Looking after your lawn in winter
Even though there is typically a lot less to do in the garden during the winter, especially when it comes to your lawn, you still need to keep looking after it where you can. It’s nice to enjoy a break from lawn maintenance, but some basic upkeep will make all the difference when spring rolls around and your grass starts to become active again. Proper winter lawn care can mean the difference between a lush, green landscape come spring and a patchy, brown mess. Some of the tasks can be dependent on the climate, so keep an eye on the weather forecast for things like mowing.
It’s not uncommon to find your lawn scattered with leaf litter at this time of year, but it’s important to rake any remaining fallen leaves. The same goes for any other debris- it might seem harmless given that it’s all organic, but leaves and debris can lead to dead patches. They can smother the grass, which blocks out important light and moisture. They also trap moisture underneath, which encourages disease and worm activity. It’s important to make sure that there’s plenty of air circulation and that nutrients can reach the grass, because it leads to a stronger root system and overall healthier growth.
Whether you carry on cutting your grass in the winter or not really depends on the weather. You should only mow the lawn if it’s absolutely necessary, and make sure you don’t cut at all if the ground is really wet or if there are heavy frosts on the way. If it stays mild, you might need to do some mowing - grass continues to grow in temperatures above 5°C. Just make sure that you set the cutting height higher than you would in the summer months. Around 25% higher should be enough to minimise turf stress.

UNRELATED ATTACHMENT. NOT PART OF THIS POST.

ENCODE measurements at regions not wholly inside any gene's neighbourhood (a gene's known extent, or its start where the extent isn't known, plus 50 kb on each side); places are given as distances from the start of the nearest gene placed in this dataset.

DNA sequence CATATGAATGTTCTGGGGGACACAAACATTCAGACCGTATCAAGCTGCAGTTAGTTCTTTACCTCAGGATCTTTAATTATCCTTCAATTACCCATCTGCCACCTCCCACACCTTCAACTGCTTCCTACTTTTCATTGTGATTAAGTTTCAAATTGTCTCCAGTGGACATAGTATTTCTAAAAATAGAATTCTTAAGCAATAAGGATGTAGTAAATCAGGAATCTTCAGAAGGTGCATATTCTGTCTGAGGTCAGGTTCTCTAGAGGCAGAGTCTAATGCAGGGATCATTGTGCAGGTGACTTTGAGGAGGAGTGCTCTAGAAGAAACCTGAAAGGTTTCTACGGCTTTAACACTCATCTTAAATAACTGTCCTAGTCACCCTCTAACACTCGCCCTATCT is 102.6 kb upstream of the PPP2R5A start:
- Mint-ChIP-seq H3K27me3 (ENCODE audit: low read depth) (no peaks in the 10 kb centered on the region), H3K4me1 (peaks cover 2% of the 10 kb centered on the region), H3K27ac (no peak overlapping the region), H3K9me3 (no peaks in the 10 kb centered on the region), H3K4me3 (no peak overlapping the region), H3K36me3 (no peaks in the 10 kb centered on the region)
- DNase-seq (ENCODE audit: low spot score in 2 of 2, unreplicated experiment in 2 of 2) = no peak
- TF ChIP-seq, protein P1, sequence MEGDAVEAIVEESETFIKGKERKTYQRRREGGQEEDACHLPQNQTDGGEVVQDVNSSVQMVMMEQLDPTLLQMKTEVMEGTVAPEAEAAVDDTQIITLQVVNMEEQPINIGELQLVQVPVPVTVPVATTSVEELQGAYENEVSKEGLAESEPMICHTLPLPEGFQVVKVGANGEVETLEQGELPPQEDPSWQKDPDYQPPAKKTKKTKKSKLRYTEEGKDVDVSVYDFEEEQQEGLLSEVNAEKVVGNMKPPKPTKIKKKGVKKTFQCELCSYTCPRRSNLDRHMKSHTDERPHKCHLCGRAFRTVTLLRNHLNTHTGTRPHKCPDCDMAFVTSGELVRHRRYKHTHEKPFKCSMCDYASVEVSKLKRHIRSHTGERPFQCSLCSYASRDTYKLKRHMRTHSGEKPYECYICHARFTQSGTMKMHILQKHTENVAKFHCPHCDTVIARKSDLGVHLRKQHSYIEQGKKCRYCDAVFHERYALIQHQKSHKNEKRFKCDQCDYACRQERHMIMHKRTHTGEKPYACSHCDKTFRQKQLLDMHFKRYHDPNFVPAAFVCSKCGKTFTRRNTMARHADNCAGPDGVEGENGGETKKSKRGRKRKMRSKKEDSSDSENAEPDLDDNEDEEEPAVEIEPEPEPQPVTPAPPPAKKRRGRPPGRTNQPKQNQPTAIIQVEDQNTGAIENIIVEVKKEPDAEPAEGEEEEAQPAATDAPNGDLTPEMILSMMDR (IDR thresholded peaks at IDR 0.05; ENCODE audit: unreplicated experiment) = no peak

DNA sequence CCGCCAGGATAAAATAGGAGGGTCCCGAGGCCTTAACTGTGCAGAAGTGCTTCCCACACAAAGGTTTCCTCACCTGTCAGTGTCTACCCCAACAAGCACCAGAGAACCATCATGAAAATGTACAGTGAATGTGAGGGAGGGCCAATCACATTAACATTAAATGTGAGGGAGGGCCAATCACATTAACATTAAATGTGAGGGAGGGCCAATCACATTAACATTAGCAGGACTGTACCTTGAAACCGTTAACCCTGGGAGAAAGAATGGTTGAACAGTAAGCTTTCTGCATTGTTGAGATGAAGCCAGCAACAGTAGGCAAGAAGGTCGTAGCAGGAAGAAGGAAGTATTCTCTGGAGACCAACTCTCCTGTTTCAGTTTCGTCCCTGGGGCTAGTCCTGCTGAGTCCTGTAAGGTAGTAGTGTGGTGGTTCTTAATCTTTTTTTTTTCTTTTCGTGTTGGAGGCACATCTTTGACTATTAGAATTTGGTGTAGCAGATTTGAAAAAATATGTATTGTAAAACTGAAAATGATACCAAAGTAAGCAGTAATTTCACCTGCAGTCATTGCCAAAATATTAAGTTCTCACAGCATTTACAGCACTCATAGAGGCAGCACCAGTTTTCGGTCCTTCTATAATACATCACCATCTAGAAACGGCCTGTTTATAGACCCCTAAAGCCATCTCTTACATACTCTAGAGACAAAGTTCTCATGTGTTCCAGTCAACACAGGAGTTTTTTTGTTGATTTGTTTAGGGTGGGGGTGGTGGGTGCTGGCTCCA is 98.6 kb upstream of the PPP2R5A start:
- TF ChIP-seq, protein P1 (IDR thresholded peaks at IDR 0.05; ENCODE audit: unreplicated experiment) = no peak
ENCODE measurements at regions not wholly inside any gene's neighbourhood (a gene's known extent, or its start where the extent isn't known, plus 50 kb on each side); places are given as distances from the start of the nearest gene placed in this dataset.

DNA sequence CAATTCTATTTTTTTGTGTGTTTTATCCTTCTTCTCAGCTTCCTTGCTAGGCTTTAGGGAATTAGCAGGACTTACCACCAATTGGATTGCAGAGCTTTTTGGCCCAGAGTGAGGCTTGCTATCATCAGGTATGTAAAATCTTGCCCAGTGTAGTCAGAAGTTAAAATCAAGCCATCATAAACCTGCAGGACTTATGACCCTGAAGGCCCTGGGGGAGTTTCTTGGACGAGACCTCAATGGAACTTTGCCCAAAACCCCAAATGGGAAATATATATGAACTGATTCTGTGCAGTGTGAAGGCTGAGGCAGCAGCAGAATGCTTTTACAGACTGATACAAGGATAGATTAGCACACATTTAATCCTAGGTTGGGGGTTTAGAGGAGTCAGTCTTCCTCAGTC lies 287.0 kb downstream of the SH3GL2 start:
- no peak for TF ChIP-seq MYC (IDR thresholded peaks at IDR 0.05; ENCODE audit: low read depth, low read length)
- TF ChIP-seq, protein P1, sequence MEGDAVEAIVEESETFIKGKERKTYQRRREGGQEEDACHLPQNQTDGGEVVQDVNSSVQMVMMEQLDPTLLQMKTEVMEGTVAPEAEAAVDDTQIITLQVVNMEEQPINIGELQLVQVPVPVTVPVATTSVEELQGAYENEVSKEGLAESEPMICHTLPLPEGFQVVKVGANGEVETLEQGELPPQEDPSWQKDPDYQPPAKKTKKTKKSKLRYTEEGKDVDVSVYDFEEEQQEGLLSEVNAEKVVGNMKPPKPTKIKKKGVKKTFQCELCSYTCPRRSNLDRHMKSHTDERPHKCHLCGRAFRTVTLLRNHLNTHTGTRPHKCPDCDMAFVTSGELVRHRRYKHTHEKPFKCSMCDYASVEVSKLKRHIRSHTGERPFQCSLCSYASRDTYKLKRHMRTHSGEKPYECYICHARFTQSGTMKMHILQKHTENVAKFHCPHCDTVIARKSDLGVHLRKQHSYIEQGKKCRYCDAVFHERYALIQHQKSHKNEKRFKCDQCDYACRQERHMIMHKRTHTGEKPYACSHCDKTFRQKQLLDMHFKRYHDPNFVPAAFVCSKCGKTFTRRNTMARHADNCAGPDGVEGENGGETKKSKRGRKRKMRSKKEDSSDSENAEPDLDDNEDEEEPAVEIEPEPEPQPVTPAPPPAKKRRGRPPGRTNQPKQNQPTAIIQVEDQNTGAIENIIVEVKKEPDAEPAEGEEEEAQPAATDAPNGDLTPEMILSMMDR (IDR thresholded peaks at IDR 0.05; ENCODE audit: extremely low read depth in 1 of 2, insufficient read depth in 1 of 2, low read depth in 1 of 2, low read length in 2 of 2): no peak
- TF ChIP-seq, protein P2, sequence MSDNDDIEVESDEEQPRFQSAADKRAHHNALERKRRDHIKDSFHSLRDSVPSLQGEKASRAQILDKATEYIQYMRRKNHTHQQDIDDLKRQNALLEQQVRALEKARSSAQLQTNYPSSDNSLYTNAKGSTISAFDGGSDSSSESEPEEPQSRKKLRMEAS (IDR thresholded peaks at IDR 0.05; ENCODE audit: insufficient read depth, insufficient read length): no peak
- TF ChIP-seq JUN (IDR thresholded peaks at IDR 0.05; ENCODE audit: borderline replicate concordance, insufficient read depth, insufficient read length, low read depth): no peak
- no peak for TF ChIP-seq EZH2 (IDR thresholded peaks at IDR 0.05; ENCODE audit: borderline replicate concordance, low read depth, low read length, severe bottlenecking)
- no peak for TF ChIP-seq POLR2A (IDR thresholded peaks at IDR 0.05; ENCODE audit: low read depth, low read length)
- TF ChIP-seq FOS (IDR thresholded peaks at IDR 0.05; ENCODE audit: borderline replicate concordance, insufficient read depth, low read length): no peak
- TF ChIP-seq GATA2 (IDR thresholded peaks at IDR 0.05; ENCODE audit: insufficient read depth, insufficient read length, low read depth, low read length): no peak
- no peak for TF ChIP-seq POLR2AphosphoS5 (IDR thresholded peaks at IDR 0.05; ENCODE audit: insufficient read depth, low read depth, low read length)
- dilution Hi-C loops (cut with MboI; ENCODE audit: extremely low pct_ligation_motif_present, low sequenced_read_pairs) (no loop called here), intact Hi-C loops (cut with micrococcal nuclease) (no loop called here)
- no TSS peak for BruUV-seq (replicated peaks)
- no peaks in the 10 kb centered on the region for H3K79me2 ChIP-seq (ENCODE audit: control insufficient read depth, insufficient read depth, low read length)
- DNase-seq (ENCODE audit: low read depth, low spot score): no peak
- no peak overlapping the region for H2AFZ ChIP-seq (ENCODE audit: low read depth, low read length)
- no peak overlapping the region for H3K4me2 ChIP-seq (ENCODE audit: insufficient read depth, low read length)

If you notice water sitting on your grass and puddles appearing after heavy rain, it’s a sign that your soil is compacted. Aerating is the perfect way to relieve compaction. It involves making small holes in the grass to allow air, water and nutrients to penetrate the roots. Simply spiking consolidated areas of your lawn with a garden fork or aerator is enough to improve drainage and stop water from pooling on the surface. Doing it by hand isn’t too strenuous for smaller gardens, but if you have a good amount of land it’s probably worth using a spiking machine to save yourself a serious amount of work in the winter.
Your grass shouldn’t need too much food over the winter period. Giving it a final feed just before winter completely kicks in, usually around October, normally does enough to toughen up the lawn for the winter months and strengthen the roots. Once winter hits, it’s unlikely that granular fertilisers will work because the ground and air temperatures are too cold. If you think your grass could do with some grub, the best solution for this time of year is to apply some iron and seaweed, either in liquid or granular form. This combo helps to reduce the stress on the lawn and hardens it to keep it protected during the colder spells.